Capital Structure Decisions Chapter 15 and 16 Financial Policy and Planning (MB 29)

Capital Structure Decisions
Chapter 15 and 16
Financial Policy and Planning
(MB 29)
Meaning of Capital Structure
Optimal Capital Structure
How much should a firm borrow? Does
capital structure matter? Does it influence
the value of the firm?
Limits to the use of debt
How companies establish their capital
Capital Structure
 A mix of debt, preferred stock, and common stock with which
the firm plans to finance its investments.
 Objective is to have such a mix of debt, preferred stock, and
common equity which will maximize shareholder wealth or
maximize market price per share
 WACC depends on the mix of different securities in the capital
structure. A change in the mix of different securities in the
capital structure will cause a change in the WACC. Thus, there
will be a mix of different securities in the capital structure at
which WACC will be the least.
 An optimal capital structure means a mix of different securities
which will maximize the stock price share or minimize WACC.
Leverage and Capital Structure
 Leverage means use of fixed cost source of funds.
Generally, it refers to use of debt in the capital structure
of the firm
 How much leverage should be there in a firm? Why is
this question important? Two reasons:
– a higher debt ratio can enhance the rate of return on equity capital
during good economic times
– a higher debt ratio also increases the riskiness of the firm’s
earnings stream
 Capital structure decision involves a trade off between
risk and return to maximize market price per share
Does capital structure matter?
Not really; According to Modigliani and
Miller (1958) article, in a world without
corporate taxes, it mix between debt and
equity does not matter
Value of the firm is independent of capital
structure decisions
Value of a firm equals operating income
divided by overall cost of capital.
 Thus, mix between debt and equity is not
important. Any benefit of low cost debt is
completely offset by an increase in the cost of
equity due to use of borrowing.
 Thus, overall cost of capital remains same and
value of the firm does not change if we change
the mix between debt and equity.
 Assumption of a world without taxes is quite
unrealistic. M&M revisited their theory in their
1961 article.
 They assume a world with corporate taxes
M&M with corporate taxes
 If we follow M&M (1958), we should not worry about
mixture of debt and equity in the capital structure.
 These decisions should be relegated to the background
because they do not affect the value of the firm. So,
financial managers should not worry about these
 Still financial managers do show concern for a debt
policy, which is carefully developed. And we find a
pattern among companies in the use of debt in different
 M-M’s argument that the value and the cost of capital of a
firm remains constant with leverage will not hold when
corporate taxes are assumed to exist.
 In their 1963 article, they recognize that the value of the
firm will increase or the cost of capital will decrease with
leverage because interest on debt is a tax deductible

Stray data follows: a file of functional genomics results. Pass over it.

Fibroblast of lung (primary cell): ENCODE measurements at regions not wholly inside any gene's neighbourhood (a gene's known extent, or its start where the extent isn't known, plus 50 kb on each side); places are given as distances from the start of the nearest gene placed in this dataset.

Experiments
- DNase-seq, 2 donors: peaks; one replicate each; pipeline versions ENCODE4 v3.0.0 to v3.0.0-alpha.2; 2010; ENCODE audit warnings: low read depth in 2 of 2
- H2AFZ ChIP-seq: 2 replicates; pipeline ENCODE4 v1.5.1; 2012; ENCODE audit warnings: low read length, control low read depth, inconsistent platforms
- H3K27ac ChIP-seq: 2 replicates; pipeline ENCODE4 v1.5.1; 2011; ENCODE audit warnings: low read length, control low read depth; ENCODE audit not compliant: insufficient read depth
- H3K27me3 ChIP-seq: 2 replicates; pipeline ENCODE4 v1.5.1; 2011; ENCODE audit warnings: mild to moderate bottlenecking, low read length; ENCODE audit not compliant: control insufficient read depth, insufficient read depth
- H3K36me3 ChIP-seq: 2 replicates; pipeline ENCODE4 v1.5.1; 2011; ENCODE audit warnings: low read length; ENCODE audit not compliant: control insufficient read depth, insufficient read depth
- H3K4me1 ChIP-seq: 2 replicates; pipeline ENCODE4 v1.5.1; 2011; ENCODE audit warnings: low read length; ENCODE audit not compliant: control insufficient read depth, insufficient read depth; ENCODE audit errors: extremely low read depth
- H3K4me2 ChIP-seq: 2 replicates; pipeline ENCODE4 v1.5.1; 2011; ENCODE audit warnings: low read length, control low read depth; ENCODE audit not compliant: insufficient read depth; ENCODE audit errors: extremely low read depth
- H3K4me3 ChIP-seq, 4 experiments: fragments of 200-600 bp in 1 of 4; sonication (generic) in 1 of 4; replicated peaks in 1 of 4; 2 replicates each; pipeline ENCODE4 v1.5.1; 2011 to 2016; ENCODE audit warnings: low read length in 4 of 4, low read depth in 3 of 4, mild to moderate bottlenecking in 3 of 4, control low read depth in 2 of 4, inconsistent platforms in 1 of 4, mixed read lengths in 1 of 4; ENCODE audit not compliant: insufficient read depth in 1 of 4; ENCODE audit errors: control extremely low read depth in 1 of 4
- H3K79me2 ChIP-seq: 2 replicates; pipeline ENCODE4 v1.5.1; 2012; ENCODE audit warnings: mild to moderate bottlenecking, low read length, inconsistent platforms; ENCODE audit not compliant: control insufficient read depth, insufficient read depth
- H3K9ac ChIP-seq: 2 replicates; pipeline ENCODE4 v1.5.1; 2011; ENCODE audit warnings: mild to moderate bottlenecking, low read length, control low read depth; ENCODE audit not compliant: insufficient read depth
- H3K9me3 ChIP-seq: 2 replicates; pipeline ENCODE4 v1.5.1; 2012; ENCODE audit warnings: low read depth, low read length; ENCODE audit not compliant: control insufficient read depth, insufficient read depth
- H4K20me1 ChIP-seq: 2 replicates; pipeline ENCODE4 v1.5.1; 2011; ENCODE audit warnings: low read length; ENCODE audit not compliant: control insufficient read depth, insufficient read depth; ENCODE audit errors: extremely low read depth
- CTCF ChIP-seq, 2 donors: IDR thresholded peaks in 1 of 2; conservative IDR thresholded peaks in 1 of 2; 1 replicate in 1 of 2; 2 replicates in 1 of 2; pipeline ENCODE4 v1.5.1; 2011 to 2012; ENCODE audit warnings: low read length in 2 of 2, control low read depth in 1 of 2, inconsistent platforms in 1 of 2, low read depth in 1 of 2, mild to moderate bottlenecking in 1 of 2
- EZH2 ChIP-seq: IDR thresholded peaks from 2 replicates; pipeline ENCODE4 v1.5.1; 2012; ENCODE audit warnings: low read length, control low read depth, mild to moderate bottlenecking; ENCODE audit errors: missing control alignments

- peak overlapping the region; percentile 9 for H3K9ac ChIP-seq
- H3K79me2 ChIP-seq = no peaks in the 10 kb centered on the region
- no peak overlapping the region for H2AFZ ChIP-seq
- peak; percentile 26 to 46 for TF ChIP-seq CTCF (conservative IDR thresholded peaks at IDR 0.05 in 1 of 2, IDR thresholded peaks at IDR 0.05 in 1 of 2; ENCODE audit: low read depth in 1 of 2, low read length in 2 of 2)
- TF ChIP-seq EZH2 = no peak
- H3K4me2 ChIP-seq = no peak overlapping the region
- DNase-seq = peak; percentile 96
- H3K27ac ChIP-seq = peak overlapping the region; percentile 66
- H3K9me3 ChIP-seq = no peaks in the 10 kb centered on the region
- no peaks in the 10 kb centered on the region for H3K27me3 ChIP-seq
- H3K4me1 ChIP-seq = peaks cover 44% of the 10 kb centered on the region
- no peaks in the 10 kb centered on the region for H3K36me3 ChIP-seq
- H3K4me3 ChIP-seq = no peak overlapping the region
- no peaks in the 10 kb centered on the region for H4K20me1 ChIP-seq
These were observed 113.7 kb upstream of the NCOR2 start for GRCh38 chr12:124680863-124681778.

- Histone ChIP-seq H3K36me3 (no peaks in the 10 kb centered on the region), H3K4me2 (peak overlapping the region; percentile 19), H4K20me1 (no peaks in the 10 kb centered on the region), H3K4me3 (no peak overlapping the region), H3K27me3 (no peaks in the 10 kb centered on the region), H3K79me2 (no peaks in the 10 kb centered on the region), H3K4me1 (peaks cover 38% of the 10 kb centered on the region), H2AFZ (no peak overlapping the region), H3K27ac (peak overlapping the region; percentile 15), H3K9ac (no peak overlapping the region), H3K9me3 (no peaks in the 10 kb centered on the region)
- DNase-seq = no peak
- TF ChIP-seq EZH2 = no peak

 The value of the levered firm will be greater than the
unlevered firm because the return to bondholders escapes
taxation at the corporate level.
 The value of the levered firm will be more than the value
of unlevered firm by the amount of the present value of
the tax shield due to tax savings given by the tax
deductibility of interest expense on debt.
 Present value of the tax shield is given by Tc  D
 Value of a leverered firm = [(1-Tc)EBIT/re] + TcD
 Firm L has employed a 6 percent debt of $300,000, while firm U is
unlevered. Both the firms earn a before tax earnings of $120,000. The pure
equity capitalization rate is 10 percent and the corporate tax rate is 34
percent. Find the market value of the firms.
(1 - Tc) EBIT
(1 - 0.34) $120,000
 Vu = --------------- = ----------------------------- = $792,000
VL = VU + Tc D
= 792,000 + 0.34  $300,000
= $894,000
M&M Proposition II with
corporate taxes
Re = rA + D/E  (1 - Tc)  (rA - rD)
Limits to the Use of Debt
 According to MM theory with taxes, value of levered
firm equals the value of unlevered plus the value of the
tax shield
 Accordingly, the more the debt in the capital structure, the
higher will be the value of a levered firm.
 One can always increase firm value by increasing
leverage, implying that firms should issue maximum debt.
 This is inconsistent with the real world, where firms
generally employ moderate amount of debt.
 The answer lies in bankruptcy costs. Debt provides tax
benefits to the firm.
 However, it also puts pressure on the firm, because
interest and principal payments are obligations. If these
obligations are not met, the firm may risk some sort of
financial distress.
 The possibility of bankruptcy has a negative effect on the
value of the firm. However, it is not the risk of
bankruptcy itself that lowers value. Rather it is the cost
associated with bankruptcy that lowers value.
 As the proportion of debt in the firm’s capital structure is
increased, the probability of bankruptcy also increases.
Consequently, the rate of return required by bondholders
increases with leverage.
 The optimal ratio of debt to equity is determined
by taking an increasing amounts of debt until the
marginal gain from leverage is equal to the
marginal expected loss from the bankruptcy costs
How Firms Establish Capital
 Most corporations have low debt-asset ratios
 Changes in Financial Leverage affect Firm Value
 There are differences in the Capital Structures of
Different Industries
 Most companies have a target debt ratio
 Target debt ratio is dependent on taxes, types of
assets, uncertainty of operating income, and pecking
order and financial slack.
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